Block Island mourns the loss of Mary Donnelly
“I just hope they remember me as a good person,” Mary Donnelly said once in an interview broadcast on national news.
Of course, on Block Island Mary D. is being remembered as much more. She is regularly called an angel, a savior, a saint, an icon. When the news broke last week that Mary had passed away at 94 it was devastating for many who hoped the day would never come.
Mary D. is famous not only for her more than 50 years of nursing on Block Island but even more so around the nation for the charitable fund she started with others in the 1970s to help the people of Block Island.
She came to Block Island in 1958 with her husband, who came for work, and her young family that would grow to include seven children.
When she was 83, and not yet retired, she started to attract the attention of major news organizations.
In 2011 Mary D. was featured on the NBC Nightly News with Brian Williams in the “Making a Difference” segment with Ron Mott. About her work with the Mary D. Fund, established in the 1970s, Mary said: “I work with my heart instead of my hand.”
Through her work as a nurse or her work as the creator and administrator of the Mary D. Fund, Donnelly touched the lives of many. You only had to spend a few minutes with her to feel you had bonded. She was at once kind and at once a no-nonsense person. There was no shame in asking for help, no shame in the head lice she would make a house call to check for during a school vacation. There was always a twinkle in her blue eyes, never a
Perhaps no one knows more about the many good deeds of Mary D. than longtime elementary school teacher and now principal of the Block Island School, Kristine Monje, who writes:
“Many things have been said, and will be said about the great Mary D., but what is unsaid or kept to whispers is what I’d like to share. Yes, it’s true, Mary had secrets that she kept for the children of Block Island. She kept to herself the purchase of a winter coat for a new student who we said looked cold at recess, the glasses and eye exam for a child whose family couldn’t swing the costs, and the mental health counseling payments for families that needed more than we could provide as a school. The list goes on and on. She likely kept more secrets than we could possibly bear, a responsibility she carried with grace. Plus, her support of our students didn’t end on graduation day, with more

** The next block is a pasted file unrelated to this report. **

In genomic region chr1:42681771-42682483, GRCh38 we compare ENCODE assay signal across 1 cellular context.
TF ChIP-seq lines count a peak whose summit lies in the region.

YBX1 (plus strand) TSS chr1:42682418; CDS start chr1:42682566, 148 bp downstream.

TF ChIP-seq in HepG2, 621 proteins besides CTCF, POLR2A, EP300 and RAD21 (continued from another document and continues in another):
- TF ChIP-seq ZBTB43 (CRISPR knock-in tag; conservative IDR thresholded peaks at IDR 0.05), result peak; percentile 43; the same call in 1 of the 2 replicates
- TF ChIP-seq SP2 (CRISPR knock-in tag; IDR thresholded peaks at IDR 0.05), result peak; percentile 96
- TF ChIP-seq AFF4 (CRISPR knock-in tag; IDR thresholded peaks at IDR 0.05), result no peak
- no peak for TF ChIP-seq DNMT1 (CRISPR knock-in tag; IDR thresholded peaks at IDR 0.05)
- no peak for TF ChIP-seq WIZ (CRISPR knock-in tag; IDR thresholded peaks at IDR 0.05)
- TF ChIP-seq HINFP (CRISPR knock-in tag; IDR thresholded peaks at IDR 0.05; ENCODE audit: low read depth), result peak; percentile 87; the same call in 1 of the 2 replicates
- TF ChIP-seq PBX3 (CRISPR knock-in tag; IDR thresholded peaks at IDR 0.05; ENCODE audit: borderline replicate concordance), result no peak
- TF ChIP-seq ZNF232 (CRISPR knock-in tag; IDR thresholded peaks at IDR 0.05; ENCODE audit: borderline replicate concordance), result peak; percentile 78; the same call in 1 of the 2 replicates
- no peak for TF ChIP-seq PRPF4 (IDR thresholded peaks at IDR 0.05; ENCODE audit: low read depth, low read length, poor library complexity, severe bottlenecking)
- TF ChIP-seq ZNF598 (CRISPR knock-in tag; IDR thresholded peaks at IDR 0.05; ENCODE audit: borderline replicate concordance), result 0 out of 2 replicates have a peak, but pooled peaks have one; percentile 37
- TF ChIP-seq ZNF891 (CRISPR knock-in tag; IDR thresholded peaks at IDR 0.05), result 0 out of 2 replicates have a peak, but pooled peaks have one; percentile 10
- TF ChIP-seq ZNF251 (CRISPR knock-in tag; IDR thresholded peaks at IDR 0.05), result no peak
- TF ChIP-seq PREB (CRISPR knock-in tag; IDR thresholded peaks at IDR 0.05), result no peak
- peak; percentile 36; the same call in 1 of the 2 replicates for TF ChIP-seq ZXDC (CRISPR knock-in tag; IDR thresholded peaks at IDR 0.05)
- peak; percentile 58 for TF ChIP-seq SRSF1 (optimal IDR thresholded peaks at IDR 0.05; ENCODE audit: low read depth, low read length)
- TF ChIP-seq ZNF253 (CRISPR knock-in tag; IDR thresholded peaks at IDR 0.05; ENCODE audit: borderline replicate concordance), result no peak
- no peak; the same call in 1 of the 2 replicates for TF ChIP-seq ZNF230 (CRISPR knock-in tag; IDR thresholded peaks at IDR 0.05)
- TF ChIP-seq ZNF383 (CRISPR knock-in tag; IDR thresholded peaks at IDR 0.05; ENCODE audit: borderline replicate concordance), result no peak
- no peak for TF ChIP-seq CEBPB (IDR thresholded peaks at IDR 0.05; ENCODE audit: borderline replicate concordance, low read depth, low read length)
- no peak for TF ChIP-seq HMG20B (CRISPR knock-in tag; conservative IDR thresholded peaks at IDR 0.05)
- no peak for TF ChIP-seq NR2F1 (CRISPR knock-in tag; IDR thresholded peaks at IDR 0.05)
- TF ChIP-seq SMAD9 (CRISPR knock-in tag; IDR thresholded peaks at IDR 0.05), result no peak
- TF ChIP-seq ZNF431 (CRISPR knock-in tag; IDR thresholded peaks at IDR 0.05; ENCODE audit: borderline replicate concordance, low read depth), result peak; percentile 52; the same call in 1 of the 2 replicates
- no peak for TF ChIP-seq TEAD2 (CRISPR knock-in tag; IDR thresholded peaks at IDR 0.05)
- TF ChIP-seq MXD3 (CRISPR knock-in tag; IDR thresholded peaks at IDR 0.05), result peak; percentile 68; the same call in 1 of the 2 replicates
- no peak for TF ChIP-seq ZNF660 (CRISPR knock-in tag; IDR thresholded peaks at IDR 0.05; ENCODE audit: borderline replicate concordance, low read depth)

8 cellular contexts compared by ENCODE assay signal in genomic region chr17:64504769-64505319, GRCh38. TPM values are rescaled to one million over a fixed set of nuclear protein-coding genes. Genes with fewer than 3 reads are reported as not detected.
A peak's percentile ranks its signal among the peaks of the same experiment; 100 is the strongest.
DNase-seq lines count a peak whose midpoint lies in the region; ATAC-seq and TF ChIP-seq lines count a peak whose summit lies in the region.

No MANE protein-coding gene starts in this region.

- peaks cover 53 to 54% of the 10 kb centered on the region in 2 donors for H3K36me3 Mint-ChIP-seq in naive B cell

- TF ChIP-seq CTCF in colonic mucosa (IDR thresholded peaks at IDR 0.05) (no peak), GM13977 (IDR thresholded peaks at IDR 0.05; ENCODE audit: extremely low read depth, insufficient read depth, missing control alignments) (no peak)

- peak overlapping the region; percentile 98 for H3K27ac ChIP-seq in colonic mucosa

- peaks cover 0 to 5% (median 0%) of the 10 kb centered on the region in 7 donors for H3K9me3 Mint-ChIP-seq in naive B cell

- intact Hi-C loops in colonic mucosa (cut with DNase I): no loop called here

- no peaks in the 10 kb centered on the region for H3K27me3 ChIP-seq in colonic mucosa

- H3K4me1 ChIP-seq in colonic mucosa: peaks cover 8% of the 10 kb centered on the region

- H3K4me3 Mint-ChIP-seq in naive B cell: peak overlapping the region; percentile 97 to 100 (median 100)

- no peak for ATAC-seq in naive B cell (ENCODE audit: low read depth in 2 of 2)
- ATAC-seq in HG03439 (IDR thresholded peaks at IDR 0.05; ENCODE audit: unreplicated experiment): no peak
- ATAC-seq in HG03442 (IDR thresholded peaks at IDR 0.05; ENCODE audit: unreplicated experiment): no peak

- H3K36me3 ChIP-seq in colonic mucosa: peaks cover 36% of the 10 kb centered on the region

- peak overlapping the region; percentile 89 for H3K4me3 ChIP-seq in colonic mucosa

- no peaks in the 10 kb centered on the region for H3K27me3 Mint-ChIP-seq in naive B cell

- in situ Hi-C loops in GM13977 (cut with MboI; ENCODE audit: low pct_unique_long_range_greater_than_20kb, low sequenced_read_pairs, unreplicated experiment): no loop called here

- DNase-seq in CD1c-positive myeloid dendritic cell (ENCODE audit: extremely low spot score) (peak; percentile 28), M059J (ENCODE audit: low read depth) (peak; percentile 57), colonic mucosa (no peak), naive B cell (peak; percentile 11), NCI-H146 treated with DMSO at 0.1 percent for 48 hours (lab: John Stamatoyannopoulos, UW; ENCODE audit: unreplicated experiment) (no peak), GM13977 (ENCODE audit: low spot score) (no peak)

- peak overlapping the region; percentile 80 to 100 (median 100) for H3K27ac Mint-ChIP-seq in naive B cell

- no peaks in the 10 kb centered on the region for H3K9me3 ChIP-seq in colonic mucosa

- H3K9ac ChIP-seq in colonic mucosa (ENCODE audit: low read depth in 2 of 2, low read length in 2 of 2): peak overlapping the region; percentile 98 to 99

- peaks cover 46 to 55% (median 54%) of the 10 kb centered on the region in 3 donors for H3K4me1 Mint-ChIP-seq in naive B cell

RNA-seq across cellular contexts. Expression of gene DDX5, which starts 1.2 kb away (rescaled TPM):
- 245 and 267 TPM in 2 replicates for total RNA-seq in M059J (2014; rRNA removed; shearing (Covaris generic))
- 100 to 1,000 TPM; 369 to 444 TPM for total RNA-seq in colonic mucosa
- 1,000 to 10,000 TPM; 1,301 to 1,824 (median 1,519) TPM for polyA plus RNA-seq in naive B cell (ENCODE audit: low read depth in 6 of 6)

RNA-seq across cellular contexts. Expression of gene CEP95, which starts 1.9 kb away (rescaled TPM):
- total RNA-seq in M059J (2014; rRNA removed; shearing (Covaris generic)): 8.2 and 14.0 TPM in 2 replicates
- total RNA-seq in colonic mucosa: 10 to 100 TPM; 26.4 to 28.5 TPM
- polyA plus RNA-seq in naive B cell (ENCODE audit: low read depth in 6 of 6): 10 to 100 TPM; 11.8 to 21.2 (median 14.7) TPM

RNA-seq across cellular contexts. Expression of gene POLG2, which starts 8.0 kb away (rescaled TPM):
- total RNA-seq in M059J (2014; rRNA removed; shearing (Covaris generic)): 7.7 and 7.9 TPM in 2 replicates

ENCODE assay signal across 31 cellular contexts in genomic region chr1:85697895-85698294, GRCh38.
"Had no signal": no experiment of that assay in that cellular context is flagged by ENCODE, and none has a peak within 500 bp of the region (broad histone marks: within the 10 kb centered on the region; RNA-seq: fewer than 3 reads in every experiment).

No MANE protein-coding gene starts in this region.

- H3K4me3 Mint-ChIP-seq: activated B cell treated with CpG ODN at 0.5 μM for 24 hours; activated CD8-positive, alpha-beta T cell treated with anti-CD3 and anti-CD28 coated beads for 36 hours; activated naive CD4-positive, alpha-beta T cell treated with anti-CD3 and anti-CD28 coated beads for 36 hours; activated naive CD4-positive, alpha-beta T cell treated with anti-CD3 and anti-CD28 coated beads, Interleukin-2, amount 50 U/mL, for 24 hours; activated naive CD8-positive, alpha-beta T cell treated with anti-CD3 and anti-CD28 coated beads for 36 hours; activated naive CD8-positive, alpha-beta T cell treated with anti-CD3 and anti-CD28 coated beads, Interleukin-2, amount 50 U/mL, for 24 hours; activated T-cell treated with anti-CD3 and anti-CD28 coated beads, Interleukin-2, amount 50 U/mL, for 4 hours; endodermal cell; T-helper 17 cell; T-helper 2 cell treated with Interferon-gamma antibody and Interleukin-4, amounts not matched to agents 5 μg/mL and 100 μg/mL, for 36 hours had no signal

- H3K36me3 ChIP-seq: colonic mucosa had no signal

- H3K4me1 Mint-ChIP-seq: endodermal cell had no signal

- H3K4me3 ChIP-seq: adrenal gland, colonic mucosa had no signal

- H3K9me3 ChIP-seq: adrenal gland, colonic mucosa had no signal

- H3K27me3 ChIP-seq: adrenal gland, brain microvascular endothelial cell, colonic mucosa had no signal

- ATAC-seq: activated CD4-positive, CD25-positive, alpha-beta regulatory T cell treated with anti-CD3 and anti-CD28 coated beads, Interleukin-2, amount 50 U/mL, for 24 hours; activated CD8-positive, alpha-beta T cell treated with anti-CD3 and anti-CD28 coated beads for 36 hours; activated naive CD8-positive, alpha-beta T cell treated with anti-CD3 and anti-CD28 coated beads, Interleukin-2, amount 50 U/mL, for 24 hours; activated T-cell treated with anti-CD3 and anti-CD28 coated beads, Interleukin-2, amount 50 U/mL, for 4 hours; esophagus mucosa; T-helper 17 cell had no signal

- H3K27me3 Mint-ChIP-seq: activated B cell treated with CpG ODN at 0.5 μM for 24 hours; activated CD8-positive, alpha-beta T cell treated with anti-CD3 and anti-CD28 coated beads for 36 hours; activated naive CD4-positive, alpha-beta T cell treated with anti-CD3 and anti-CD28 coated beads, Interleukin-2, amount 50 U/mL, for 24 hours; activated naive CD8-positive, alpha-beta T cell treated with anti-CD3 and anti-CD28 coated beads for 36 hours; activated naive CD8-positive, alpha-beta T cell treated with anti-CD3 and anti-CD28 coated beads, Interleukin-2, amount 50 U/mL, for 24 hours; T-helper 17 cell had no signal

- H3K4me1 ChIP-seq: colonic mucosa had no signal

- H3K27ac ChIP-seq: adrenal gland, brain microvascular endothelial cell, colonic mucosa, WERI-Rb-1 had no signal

than a few college students having been graced by the support of the Mary D. Fund during their first few years out of our nest.”
“Even after her retirement, Mary D. carried on, delivering routine care that is foundational to our community health: flu shots, check-ups and check-ins, and let’s not forget the lice checks! But it was the calls to her home after hours and the quiet whispers in the hall that made her truly extraordinary. There are just two framed
portraits in our lobby at the Block Island School: one showcases Fred Benson, and the other Mary Donnelly. When I look at it, I see not only her Irish beauty, but that
unforgettable twinkle in her eye—a sparkling reminder of her goodness and selfless giving, both secret and outspoken. Mary D. was a model of generosity for so many, and her impact on our school children cannot be overstated. We are endlessly grateful.”
Mary told CBS, also in 2011, that she hates the title Saint Mary. “I’m an ordinary person that’s been gifted with this, and that...that’s pretty good.”
For decades, Mary took care of the people of Block Island, but in the past year or so it was the island’s turn to take care of her.
There will be a wake for Mary on Friday, May 20 from 2 to 5 p.m. at the Saint Andrew Parish Center and a Funeral Mass on Saturday at 12:30 p.m. at Saint Andrew Church on Chapel Street.